Is oil investment a must for a just transition?
“A lot of models are showing that even by 2040, if you tried to do your best in terms of building renewables and other alternatives, the demand for oil would still be around 60 to 70 million barrels. We’re at 100 million today. Unfortunately, if you don’t invest in the oil industry, by then, the supply would be 27. So when we talk about a just transition, we have to remember that there are places around the world that have tremendous oil and gas resources. But if they can’t develop those, they’re the ones that will get left behind, and they’re the ones that will suffer.” – Vicki Hollub, CEO, Occidental Petroleum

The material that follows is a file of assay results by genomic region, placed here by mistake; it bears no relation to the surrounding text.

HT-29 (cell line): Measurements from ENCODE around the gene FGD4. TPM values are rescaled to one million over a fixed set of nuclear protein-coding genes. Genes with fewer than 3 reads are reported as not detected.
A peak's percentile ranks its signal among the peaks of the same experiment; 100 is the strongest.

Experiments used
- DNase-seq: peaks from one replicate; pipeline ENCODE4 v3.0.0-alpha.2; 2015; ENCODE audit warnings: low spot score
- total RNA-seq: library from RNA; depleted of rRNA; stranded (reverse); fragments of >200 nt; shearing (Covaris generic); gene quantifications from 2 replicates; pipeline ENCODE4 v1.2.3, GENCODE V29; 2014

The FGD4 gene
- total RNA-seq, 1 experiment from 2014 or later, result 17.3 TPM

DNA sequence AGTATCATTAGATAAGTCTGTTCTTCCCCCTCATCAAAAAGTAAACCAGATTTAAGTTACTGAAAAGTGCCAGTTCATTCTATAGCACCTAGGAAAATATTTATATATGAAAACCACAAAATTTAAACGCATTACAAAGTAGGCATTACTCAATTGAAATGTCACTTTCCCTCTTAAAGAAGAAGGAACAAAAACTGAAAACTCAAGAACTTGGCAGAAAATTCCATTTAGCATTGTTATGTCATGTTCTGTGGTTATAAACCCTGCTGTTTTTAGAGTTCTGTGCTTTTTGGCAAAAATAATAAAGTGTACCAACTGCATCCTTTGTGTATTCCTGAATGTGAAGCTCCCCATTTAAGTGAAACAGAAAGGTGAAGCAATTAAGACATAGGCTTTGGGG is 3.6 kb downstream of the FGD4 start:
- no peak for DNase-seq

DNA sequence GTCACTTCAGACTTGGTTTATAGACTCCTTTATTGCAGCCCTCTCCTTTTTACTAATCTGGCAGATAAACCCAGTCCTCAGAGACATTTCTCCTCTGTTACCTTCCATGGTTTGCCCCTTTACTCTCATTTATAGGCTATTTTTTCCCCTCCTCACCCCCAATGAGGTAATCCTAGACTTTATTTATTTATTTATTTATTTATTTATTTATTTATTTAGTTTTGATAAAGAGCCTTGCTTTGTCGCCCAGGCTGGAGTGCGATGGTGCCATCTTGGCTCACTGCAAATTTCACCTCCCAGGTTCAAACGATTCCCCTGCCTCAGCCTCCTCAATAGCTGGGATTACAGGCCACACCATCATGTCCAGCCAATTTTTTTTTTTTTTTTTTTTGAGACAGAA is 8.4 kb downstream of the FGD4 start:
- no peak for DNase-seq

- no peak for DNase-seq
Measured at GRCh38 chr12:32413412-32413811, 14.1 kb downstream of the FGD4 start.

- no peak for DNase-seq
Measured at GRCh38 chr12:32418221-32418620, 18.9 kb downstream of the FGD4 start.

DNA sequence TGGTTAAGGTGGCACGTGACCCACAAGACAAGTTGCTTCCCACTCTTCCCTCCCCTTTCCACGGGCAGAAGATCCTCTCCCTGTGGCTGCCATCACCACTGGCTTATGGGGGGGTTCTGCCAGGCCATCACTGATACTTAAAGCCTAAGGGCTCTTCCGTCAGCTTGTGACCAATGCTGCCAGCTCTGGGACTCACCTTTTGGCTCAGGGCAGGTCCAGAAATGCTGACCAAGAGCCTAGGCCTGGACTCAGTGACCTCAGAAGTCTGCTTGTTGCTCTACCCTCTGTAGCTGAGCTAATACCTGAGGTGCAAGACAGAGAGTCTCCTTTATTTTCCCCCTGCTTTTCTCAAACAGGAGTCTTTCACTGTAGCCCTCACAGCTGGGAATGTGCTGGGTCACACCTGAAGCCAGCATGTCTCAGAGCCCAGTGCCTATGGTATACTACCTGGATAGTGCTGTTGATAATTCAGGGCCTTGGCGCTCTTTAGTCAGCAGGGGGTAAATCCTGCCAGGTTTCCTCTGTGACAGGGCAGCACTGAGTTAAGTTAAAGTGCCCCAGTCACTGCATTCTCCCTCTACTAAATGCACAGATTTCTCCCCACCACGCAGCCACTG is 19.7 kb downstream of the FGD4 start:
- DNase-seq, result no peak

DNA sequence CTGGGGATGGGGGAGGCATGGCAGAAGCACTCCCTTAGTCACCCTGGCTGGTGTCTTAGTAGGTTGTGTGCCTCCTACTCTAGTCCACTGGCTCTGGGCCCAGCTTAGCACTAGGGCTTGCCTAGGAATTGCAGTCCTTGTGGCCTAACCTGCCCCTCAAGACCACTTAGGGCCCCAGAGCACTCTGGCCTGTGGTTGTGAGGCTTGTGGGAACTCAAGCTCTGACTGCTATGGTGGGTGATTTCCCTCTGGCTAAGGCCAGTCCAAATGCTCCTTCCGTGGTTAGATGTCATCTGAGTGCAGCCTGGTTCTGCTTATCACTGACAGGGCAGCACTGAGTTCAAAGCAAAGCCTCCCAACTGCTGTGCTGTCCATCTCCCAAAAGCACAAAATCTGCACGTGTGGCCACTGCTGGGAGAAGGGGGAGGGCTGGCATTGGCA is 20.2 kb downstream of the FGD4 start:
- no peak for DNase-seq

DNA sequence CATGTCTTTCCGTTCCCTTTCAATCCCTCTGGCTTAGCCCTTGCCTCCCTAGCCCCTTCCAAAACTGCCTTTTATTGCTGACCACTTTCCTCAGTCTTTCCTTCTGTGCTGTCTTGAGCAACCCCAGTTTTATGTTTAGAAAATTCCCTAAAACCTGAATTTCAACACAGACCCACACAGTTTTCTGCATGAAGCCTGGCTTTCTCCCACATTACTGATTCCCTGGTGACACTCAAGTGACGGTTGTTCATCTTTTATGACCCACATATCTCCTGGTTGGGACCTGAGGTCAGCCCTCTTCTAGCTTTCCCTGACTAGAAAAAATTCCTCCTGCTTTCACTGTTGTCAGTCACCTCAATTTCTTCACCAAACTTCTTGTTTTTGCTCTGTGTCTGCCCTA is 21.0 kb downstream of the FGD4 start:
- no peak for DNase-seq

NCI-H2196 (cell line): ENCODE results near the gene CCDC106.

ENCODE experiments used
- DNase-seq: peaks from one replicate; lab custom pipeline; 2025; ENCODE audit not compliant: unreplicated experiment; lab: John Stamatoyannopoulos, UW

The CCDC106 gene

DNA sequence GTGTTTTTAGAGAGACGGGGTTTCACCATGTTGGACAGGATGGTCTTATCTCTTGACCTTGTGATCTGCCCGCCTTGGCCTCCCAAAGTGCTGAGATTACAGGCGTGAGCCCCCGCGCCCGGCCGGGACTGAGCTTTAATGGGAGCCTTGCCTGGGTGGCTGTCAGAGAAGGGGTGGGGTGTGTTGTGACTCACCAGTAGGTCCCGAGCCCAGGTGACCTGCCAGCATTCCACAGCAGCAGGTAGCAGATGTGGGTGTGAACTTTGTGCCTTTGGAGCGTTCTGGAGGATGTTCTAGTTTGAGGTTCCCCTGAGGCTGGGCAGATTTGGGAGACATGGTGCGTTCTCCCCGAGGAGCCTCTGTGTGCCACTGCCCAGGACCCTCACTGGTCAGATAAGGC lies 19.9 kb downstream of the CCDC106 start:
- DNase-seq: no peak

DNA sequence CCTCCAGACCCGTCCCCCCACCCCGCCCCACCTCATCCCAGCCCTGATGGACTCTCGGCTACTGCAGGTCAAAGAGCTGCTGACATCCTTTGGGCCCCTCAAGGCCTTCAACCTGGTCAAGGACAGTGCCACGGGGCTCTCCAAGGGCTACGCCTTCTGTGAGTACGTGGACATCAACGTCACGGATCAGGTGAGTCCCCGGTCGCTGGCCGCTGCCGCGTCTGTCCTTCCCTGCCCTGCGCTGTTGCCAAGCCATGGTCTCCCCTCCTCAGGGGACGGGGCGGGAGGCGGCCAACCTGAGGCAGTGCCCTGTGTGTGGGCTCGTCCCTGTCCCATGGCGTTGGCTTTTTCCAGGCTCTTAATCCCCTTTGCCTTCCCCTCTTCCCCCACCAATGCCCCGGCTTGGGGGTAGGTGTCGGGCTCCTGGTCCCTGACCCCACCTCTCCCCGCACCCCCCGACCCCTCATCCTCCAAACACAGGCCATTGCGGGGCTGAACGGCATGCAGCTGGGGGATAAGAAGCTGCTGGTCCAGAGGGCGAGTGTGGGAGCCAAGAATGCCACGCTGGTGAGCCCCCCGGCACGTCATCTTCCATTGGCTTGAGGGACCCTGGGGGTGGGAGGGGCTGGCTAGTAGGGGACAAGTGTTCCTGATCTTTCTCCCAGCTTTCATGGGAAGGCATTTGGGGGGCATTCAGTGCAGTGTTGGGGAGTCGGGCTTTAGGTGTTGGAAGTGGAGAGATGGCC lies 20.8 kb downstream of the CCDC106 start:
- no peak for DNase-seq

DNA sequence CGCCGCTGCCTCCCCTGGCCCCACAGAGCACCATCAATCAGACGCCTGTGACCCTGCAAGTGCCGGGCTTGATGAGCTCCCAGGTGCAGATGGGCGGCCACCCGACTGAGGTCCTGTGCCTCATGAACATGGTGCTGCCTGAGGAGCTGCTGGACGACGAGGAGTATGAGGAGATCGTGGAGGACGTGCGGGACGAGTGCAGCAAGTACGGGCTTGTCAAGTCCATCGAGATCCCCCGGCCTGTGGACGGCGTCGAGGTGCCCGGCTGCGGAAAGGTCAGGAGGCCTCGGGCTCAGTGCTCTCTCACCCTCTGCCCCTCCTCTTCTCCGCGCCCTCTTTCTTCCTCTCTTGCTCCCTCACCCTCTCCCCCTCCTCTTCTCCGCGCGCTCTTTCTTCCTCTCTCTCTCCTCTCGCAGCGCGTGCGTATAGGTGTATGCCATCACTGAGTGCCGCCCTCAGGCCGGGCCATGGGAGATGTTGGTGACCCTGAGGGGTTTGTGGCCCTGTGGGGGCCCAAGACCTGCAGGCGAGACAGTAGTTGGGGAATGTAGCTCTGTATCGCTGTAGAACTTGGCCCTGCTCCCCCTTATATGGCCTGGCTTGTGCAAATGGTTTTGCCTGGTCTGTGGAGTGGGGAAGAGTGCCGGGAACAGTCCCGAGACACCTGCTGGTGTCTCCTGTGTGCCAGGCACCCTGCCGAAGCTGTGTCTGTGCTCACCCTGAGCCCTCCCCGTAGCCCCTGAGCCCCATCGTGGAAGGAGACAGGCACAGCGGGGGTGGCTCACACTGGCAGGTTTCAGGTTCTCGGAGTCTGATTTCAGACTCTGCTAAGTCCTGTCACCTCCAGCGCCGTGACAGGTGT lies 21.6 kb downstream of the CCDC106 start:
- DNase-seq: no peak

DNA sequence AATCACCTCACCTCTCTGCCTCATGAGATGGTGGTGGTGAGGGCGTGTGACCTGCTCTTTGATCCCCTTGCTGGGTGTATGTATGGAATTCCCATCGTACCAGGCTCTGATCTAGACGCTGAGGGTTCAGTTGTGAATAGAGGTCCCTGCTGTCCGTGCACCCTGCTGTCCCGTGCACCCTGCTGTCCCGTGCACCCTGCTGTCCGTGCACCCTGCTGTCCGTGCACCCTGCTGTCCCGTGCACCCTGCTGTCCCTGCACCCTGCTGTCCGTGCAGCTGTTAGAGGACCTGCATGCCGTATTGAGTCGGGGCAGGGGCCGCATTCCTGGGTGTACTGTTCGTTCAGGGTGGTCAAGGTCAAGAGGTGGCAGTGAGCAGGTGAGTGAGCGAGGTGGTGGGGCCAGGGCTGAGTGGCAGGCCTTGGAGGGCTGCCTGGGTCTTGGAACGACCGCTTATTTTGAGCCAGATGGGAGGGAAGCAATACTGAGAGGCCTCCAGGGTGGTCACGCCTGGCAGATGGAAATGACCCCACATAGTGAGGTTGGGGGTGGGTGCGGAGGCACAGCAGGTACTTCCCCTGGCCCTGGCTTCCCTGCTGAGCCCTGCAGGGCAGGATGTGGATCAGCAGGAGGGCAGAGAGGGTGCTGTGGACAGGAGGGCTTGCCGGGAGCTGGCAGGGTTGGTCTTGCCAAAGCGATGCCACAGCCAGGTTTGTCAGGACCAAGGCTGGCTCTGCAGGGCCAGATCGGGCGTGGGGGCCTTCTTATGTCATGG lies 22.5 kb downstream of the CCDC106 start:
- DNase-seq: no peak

Are junk carbon offsets falsely making companies carbon neutral?
A November 20, 2022, piece in Bloomberg Green questions whether carbon offsets purchased by companies “function like an accounting maneuver that allows more greenhouse gas to enter the atmosphere.” The story says that buying credits for the development of renewables like solar and wind “sounds good for the climate. But experts consider these offsets largely bogus … selling offsets for small sums as a way to support the economics of renewables doesn’t provide any real benefit if it’s already cheaper than building new coal or gas power plants.”
The Political Divide
“The forest was shrinking but the trees kept voting for the axe, for the axe was clever and convinced the trees that because his handle was made of wood, he was one of them.” - Turkish Proverb
Image courtesy of: Andy Marlette, Pensacola News Journal
Was Macron dinner party a model for bridging the divide?